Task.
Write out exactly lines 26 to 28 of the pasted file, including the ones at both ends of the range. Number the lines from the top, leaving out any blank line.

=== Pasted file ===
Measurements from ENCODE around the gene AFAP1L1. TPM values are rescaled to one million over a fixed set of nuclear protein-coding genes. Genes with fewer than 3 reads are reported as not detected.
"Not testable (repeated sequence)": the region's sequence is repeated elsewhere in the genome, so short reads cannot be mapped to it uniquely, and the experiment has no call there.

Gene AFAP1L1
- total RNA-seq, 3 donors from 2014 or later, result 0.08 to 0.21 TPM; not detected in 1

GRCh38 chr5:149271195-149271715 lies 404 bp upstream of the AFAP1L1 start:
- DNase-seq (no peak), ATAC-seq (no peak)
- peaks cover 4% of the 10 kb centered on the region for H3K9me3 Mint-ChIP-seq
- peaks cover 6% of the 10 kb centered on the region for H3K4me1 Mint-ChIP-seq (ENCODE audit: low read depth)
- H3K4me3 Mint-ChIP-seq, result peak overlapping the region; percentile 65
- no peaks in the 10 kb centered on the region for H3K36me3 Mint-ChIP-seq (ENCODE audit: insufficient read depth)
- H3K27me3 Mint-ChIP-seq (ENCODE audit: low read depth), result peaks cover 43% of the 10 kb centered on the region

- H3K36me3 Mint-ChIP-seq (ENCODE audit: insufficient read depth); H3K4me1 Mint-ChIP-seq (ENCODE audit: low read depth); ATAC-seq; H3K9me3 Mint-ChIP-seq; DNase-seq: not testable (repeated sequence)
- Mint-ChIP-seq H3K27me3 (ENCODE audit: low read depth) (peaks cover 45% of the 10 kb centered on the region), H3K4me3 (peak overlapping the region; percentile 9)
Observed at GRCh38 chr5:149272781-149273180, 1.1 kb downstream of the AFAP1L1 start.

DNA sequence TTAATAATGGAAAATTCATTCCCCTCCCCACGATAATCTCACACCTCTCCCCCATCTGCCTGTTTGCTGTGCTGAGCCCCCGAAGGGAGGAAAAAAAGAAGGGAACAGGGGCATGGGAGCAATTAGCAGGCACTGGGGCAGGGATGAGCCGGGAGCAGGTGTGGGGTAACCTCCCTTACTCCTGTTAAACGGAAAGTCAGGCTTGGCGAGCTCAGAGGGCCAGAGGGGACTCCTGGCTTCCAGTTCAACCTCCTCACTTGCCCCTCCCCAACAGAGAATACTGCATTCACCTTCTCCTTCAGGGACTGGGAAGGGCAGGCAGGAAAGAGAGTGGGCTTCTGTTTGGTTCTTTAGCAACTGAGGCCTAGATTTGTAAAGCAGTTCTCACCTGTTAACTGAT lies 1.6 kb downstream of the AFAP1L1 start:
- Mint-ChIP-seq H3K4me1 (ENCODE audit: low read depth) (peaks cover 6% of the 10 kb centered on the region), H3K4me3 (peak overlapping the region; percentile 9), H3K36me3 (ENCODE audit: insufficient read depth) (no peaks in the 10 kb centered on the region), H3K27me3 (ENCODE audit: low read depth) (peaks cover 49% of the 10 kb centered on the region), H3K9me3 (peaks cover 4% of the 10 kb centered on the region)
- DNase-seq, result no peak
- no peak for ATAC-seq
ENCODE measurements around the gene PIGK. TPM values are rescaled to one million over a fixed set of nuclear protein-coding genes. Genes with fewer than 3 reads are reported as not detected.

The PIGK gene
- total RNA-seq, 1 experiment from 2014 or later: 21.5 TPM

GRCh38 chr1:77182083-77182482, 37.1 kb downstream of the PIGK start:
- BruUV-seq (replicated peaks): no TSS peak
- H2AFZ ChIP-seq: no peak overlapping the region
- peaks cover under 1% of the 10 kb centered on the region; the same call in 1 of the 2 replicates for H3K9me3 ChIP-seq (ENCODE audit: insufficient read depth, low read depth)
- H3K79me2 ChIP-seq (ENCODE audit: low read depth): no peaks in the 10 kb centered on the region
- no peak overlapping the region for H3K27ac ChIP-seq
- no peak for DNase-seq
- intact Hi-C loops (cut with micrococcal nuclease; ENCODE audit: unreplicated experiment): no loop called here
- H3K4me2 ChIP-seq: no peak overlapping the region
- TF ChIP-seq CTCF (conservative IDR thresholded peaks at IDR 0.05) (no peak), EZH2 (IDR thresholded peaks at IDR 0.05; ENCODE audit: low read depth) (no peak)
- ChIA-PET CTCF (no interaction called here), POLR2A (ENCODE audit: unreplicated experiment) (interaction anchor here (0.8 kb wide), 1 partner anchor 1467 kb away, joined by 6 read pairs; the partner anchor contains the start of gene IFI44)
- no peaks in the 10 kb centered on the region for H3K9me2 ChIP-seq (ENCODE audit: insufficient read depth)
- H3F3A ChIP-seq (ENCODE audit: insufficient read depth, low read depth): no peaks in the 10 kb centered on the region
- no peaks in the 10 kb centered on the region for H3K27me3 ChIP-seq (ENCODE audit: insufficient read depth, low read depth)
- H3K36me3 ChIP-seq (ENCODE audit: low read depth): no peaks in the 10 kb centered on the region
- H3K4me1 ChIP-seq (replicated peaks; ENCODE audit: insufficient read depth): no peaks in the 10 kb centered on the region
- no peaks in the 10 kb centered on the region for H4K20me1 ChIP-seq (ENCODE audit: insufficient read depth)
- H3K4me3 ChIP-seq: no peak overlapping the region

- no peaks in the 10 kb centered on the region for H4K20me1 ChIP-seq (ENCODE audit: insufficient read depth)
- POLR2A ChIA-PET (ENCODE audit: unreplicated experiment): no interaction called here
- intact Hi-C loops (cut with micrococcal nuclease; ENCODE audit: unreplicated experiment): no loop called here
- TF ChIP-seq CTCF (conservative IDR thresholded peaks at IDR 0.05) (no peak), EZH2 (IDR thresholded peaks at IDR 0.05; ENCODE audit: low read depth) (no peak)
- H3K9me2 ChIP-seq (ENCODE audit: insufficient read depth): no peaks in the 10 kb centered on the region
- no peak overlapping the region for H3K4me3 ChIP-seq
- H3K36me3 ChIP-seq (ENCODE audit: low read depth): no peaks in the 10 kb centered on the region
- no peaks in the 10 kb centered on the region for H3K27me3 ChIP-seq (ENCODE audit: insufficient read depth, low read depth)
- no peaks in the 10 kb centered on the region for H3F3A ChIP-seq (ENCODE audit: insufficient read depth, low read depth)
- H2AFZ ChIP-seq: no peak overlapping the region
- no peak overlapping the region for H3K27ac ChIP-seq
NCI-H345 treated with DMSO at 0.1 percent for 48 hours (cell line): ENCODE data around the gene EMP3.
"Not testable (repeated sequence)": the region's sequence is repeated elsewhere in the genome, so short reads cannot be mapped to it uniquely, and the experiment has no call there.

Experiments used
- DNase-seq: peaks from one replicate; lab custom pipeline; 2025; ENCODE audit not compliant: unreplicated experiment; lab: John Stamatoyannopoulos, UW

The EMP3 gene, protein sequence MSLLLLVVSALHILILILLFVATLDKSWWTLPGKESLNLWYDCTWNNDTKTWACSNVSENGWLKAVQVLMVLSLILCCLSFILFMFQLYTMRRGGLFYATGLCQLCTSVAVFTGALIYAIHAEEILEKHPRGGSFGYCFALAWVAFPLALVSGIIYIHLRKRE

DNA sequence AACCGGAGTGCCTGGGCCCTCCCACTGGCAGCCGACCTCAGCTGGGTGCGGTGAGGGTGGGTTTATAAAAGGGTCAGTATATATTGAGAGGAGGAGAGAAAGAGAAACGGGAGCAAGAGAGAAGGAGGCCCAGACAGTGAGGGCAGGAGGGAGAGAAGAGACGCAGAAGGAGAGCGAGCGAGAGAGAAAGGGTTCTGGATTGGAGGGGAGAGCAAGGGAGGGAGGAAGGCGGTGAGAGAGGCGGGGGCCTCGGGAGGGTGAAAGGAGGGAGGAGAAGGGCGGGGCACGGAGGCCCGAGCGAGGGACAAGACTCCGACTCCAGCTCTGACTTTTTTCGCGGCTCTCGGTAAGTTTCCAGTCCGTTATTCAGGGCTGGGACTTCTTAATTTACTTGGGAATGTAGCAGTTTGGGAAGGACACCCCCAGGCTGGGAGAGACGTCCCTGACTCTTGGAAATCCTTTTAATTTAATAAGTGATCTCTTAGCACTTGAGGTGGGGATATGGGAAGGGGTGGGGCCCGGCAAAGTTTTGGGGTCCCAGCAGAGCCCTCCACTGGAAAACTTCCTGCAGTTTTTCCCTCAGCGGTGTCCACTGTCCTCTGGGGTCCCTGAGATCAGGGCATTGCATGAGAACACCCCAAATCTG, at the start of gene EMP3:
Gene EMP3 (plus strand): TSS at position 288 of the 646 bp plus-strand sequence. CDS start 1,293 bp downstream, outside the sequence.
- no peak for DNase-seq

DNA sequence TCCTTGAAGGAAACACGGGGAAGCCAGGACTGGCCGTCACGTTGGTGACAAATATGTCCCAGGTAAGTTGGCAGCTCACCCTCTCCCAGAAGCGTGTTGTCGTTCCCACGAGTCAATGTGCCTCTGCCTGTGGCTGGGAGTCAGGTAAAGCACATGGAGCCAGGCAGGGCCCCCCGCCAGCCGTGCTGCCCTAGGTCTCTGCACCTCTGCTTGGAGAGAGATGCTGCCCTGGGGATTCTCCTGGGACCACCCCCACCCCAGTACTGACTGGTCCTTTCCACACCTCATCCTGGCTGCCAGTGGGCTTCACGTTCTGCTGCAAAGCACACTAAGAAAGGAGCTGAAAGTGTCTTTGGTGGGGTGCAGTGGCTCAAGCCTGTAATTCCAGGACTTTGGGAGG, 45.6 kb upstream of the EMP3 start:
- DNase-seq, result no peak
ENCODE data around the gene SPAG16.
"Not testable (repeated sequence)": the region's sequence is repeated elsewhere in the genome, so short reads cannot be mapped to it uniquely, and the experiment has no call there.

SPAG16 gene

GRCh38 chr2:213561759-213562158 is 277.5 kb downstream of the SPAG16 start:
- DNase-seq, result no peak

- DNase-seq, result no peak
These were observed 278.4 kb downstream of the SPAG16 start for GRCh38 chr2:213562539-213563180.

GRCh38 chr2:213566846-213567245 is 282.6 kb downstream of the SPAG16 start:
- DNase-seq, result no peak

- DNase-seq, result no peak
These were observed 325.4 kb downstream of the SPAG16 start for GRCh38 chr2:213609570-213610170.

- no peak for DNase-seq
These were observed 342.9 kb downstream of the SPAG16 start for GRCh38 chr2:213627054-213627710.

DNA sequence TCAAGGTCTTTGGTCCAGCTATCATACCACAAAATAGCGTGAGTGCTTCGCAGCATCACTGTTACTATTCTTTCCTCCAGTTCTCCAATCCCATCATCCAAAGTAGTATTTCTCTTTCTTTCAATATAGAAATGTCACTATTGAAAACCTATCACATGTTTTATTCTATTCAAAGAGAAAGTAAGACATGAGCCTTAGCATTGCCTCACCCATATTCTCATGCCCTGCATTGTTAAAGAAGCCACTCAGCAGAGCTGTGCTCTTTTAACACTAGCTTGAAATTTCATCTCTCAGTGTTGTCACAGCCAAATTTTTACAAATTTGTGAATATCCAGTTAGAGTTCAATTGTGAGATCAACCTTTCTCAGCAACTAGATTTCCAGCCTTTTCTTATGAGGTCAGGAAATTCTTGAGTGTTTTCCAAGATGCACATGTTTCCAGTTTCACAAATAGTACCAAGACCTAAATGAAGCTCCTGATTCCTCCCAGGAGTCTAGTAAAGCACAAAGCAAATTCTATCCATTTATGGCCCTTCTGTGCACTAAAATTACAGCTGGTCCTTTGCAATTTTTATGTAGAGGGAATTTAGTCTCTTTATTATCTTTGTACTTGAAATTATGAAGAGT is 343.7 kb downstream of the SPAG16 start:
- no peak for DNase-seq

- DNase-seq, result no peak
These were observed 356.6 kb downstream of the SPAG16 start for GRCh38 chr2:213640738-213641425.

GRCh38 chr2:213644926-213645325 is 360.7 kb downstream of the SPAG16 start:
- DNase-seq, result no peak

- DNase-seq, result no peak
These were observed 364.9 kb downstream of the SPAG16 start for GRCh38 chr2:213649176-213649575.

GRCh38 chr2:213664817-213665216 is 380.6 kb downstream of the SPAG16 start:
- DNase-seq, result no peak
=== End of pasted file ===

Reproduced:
- H3K79me2 ChIP-seq (ENCODE audit: low read depth): no peaks in the 10 kb centered on the region
- no peak overlapping the region for H3K27ac ChIP-seq
- no peak for DNase-seq